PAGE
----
National Garden Week at Washington Oaks Garden – The Florida Dept. of Environmental Protection’s Washington Oaks Gardens State Park celebrates National Garden Week with a special guided tour at 11 a.m. The formal gardens and restored 1940s greenhouse are included in the tour. Regular park entrance fee of $2 per person on bicycle; $4 per vehicle for single occupancy or $5 per vehicle, up to eight people applies. 6400 North Oeanshore Blvd., Palm Coast, 386-446-6783, www.FloridaStateParks.org
Greek Food Fair – From 10 a.m. to 7 p.m., The Holy Trinity Greek Orthodox Church presents a Greek Food Fare featuring dancing and exceptional Greek food. Admission is free. The cost of the dinner being served from 4 – 7 p.m. is $16. 2940 County Road 214, 904-829-0504; www.holytrinitygoc.com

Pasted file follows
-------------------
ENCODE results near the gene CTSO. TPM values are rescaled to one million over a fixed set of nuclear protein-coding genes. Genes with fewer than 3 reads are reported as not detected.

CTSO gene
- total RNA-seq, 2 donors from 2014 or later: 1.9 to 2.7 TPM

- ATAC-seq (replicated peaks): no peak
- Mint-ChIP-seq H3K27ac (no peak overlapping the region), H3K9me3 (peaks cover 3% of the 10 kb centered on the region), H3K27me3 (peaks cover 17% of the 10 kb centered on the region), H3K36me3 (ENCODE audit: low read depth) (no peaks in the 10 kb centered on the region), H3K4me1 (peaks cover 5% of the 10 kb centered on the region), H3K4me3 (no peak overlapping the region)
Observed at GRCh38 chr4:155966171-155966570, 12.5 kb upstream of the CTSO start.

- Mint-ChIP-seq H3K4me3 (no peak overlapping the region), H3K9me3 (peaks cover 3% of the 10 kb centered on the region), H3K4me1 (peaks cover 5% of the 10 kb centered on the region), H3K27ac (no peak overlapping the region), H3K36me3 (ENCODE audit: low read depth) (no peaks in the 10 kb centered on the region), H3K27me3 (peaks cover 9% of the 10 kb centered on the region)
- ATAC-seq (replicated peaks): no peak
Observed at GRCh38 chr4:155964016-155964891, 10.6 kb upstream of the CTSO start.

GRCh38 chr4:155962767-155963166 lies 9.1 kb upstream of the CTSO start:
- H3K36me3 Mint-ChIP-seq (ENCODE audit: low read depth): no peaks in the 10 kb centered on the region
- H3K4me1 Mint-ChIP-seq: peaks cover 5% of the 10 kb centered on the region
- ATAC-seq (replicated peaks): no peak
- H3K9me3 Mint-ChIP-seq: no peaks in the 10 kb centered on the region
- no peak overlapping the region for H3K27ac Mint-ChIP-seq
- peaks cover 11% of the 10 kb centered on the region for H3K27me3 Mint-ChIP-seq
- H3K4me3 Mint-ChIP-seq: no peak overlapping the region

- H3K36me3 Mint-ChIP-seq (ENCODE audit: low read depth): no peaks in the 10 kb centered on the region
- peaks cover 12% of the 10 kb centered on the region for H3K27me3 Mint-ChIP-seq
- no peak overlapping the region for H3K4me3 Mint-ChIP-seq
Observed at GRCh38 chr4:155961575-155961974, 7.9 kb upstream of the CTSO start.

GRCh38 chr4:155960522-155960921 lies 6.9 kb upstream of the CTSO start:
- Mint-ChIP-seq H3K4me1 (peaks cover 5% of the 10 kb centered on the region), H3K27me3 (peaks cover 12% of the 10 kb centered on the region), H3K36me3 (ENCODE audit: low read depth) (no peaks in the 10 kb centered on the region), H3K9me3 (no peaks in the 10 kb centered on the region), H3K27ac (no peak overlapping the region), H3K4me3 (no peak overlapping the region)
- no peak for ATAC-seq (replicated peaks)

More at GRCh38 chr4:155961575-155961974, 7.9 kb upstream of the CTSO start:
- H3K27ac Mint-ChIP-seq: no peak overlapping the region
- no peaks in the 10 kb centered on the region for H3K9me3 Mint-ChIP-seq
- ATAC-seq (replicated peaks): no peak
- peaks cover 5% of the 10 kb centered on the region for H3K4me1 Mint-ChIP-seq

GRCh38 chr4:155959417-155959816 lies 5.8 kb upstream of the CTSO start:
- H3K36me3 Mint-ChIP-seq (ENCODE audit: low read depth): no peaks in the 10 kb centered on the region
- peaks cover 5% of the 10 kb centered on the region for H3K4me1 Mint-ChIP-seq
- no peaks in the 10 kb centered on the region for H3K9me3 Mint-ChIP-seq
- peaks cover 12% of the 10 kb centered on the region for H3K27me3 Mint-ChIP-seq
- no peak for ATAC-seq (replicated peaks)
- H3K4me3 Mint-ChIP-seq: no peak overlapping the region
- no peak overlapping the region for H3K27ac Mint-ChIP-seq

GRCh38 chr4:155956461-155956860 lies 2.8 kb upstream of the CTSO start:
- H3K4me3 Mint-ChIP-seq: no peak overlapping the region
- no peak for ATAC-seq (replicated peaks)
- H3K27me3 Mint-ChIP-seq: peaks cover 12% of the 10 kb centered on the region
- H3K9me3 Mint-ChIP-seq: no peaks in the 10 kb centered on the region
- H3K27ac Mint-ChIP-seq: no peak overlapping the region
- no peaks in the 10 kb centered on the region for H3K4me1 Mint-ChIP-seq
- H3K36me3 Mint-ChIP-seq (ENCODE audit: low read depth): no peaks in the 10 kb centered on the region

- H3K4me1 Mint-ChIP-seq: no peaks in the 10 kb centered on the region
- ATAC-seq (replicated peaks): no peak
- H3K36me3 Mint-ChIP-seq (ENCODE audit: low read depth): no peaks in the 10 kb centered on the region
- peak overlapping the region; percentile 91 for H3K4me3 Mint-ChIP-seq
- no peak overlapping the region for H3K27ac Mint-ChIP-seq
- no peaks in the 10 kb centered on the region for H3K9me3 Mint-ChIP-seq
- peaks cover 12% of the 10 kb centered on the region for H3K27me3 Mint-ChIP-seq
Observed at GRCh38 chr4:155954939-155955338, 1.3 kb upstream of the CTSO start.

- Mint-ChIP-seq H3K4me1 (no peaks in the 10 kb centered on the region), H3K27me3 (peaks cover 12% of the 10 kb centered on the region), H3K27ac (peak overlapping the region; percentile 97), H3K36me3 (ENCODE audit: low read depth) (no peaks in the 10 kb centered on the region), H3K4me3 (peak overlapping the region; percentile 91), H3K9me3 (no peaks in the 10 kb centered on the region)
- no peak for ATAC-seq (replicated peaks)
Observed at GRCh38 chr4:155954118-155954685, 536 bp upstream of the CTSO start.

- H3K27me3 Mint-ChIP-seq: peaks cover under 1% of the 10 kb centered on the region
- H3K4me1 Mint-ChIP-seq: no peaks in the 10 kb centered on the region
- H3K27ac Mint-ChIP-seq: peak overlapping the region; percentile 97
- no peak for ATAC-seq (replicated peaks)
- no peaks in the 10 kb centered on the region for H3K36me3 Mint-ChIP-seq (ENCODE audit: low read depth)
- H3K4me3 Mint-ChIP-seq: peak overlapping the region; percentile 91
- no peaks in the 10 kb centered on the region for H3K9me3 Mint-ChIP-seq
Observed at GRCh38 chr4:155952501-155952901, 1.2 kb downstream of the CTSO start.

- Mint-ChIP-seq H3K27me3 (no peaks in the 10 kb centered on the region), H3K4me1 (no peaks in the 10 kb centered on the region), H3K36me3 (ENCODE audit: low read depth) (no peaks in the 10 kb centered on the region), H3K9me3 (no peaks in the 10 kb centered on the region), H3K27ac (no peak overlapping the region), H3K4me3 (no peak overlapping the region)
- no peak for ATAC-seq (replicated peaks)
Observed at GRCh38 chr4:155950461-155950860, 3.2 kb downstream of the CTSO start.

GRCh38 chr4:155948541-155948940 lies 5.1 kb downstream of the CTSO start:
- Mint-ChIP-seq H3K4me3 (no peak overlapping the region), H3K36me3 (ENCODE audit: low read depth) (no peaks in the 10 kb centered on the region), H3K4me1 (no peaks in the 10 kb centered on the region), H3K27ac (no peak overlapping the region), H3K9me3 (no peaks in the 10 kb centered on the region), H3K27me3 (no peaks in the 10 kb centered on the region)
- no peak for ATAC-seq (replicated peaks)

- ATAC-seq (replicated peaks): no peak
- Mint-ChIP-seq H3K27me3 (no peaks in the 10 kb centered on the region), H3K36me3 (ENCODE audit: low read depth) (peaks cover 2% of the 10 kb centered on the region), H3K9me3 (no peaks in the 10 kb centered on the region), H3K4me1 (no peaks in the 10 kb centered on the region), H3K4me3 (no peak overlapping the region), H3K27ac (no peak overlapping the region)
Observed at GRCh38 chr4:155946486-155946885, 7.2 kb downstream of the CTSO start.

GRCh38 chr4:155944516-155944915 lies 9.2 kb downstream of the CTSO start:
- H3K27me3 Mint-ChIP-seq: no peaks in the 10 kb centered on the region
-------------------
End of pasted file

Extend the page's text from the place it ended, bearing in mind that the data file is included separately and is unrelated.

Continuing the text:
Unveiling of Corazon de Madre – Old Florida Museum’s Fort Menendez, 259 San Marco Avenue, St. Augustine will unveil their newest attraction, a 70′ double mast 16th century replica ship named Corazon de Madre at a 4 p.m. ceremony. The original ship was commissioned by King Philip II of Spain in 1571. The museum is open 9:30 a.m. – 4:30 p.m. Admission is $11 for adults and $8 for children age 3 to 18. Ages 2 and under are free. 904-824-8874 www.oldfloridamuseum.com
GTM Reserve Guided Trail Hike – Join GTM Research Reserve volunteers from 8:30 – 10:30 a.m. for a 1.5 mile guided walk through the Guana Trail. After the walk, visit the GTM Research Reserve Environmental Education Center (EEC). The EEC is located at 505 Guana River Rd., Ponte Vedra Beach. There is a $3 parking fee. 904-823-4500